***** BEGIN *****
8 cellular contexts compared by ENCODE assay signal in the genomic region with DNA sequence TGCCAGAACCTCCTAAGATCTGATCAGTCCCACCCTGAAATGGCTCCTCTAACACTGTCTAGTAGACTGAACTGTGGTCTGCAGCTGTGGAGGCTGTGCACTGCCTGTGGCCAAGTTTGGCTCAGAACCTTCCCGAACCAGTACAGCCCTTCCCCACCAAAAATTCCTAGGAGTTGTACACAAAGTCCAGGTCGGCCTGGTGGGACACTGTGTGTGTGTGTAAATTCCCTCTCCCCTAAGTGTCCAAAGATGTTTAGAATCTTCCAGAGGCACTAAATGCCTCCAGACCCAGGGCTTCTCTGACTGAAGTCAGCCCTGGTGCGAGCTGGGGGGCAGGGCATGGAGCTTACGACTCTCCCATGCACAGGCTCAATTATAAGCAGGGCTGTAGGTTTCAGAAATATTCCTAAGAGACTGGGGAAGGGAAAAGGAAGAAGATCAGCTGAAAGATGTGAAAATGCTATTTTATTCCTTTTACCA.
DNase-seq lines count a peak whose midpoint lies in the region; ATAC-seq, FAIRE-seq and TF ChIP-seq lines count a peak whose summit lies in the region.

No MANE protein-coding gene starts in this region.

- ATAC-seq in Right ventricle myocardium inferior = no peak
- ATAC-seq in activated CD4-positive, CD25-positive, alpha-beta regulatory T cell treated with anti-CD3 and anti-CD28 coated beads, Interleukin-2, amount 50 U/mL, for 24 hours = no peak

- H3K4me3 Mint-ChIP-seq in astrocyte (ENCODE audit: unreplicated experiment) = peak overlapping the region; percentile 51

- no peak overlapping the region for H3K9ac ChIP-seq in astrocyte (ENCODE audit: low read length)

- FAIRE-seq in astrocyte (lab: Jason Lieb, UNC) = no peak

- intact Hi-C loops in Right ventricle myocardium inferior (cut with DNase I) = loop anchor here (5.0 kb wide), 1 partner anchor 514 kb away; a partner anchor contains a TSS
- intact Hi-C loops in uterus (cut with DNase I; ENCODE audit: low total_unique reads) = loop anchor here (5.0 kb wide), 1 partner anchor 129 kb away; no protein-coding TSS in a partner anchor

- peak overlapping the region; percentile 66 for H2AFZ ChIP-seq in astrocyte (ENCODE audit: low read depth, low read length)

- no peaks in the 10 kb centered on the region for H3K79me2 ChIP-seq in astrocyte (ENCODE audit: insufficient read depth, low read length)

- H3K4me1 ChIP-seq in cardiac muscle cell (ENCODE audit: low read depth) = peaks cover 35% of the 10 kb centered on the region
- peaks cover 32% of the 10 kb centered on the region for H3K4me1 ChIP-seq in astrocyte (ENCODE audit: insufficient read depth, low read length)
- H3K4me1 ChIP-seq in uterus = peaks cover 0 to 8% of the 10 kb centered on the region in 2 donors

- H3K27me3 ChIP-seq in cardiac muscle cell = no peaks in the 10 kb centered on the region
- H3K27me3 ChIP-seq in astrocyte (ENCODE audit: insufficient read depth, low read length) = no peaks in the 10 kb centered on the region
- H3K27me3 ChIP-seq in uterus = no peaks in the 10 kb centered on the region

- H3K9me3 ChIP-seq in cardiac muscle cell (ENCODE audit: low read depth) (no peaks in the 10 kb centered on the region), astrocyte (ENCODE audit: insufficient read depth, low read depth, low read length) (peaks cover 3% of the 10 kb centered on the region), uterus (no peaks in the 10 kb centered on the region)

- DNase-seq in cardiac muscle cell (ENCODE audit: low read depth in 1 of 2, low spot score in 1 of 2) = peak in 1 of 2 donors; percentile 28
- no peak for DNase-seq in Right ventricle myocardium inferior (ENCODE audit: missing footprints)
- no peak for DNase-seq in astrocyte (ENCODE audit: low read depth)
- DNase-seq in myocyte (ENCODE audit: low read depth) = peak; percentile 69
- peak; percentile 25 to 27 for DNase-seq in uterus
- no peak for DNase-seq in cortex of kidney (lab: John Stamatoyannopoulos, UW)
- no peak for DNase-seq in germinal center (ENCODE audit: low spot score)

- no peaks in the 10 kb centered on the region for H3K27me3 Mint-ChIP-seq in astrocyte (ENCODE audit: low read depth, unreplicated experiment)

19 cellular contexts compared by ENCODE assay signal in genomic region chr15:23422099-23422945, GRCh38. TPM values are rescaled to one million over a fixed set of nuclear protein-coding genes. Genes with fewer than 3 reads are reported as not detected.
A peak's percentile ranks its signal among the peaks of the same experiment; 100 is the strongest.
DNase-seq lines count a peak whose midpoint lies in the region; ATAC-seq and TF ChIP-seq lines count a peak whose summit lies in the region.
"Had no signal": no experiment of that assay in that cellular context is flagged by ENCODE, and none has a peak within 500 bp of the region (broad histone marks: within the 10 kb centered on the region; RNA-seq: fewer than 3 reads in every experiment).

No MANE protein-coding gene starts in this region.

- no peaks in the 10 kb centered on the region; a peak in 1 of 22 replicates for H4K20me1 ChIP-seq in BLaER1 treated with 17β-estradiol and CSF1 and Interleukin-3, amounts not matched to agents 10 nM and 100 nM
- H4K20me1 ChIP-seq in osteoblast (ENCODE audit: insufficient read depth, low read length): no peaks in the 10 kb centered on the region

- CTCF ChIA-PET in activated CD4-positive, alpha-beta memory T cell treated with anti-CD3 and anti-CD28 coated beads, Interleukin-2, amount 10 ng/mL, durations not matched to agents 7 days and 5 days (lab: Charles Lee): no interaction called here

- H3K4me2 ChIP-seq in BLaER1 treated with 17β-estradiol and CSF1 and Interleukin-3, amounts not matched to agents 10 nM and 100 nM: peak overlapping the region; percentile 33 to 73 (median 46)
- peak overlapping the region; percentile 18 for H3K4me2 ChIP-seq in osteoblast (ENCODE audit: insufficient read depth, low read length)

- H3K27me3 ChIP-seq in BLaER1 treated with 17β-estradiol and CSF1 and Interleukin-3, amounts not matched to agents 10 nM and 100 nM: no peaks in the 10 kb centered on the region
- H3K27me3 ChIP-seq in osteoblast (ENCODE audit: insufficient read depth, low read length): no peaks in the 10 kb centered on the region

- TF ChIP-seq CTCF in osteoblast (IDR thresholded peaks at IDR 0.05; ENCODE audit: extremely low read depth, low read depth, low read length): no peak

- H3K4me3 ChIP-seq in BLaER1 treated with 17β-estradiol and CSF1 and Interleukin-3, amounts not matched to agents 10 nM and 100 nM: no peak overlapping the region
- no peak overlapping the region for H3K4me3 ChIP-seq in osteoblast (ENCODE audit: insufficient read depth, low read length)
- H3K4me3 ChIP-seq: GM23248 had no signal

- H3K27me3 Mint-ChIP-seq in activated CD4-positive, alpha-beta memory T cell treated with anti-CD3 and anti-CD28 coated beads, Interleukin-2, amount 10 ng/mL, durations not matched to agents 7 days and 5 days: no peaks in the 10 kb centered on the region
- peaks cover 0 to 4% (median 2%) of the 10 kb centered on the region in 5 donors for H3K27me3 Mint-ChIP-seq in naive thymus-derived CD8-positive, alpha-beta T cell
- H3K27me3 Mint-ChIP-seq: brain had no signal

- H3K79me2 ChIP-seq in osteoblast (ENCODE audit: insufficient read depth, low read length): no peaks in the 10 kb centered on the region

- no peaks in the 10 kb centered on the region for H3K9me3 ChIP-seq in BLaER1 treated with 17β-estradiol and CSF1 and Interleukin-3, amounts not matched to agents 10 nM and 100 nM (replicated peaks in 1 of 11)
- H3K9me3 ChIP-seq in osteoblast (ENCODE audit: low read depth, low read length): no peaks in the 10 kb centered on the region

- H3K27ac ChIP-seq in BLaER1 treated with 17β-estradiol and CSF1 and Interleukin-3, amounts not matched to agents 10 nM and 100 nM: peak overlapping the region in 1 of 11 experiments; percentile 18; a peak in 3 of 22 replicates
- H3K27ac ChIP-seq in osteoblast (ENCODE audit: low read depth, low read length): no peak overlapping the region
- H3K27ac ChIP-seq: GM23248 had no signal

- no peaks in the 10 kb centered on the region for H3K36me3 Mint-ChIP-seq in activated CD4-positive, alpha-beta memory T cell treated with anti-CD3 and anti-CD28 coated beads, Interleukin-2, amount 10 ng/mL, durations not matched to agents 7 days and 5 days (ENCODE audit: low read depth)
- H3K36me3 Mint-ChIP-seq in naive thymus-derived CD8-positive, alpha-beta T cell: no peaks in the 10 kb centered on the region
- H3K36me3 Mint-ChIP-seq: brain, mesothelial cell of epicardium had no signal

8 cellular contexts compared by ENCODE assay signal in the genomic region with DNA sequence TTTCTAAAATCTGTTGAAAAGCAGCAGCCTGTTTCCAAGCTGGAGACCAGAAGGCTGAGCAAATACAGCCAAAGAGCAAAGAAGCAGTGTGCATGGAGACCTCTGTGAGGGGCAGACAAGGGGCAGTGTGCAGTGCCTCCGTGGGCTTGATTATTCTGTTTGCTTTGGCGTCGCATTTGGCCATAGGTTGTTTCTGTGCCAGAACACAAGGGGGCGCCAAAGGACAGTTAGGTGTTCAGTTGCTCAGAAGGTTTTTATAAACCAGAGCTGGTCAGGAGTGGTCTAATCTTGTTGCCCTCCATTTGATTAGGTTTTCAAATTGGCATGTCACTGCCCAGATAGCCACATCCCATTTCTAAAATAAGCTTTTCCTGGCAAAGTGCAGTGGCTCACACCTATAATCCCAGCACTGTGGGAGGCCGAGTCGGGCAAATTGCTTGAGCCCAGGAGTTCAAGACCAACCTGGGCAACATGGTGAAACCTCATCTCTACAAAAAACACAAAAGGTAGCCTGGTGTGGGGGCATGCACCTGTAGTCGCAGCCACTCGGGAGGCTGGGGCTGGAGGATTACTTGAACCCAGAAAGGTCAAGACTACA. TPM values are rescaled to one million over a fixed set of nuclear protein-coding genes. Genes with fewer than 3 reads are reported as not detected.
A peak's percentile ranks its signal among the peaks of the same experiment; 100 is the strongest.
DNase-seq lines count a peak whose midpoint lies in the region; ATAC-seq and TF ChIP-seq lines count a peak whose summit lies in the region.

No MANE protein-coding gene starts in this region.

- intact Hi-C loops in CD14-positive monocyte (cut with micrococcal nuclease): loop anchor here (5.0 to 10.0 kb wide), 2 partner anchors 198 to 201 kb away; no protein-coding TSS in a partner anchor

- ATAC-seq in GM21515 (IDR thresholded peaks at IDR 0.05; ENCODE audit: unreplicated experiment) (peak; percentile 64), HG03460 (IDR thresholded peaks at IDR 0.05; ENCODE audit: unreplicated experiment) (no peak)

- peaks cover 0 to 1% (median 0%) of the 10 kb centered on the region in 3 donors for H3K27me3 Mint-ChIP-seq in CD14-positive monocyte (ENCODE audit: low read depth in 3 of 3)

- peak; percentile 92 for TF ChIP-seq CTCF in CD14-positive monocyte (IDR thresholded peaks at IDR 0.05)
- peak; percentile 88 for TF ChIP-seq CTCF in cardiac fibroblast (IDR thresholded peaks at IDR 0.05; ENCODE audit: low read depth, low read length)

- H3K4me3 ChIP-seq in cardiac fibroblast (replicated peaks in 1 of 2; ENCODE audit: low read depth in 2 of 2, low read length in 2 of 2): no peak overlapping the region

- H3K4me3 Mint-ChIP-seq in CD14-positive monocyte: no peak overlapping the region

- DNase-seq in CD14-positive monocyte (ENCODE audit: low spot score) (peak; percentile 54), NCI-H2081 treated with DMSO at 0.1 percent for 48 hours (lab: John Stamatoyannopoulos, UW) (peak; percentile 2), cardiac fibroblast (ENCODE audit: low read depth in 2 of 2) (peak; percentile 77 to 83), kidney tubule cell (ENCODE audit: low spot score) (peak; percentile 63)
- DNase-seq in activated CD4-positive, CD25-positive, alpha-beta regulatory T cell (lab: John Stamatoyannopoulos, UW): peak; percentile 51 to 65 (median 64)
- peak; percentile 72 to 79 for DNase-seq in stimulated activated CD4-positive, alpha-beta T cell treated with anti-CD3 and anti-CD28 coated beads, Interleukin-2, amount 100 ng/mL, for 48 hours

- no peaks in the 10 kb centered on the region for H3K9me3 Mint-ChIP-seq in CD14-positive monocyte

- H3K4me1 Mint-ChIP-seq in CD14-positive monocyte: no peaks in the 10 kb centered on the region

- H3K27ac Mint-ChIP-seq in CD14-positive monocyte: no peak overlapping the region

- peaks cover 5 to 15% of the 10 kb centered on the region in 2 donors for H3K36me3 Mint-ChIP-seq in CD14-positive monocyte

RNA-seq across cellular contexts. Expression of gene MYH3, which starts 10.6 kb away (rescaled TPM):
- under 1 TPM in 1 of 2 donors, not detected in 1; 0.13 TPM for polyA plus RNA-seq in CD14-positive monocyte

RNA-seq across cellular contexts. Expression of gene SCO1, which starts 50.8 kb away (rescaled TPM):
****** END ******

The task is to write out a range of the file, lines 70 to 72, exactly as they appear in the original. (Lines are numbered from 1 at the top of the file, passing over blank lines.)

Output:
- no peaks in the 10 kb centered on the region for H3K9me3 Mint-ChIP-seq in CD14-positive monocyte

- H3K4me1 Mint-ChIP-seq in CD14-positive monocyte: no peaks in the 10 kb centered on the region

- H3K27ac Mint-ChIP-seq in CD14-positive monocyte: no peak overlapping the region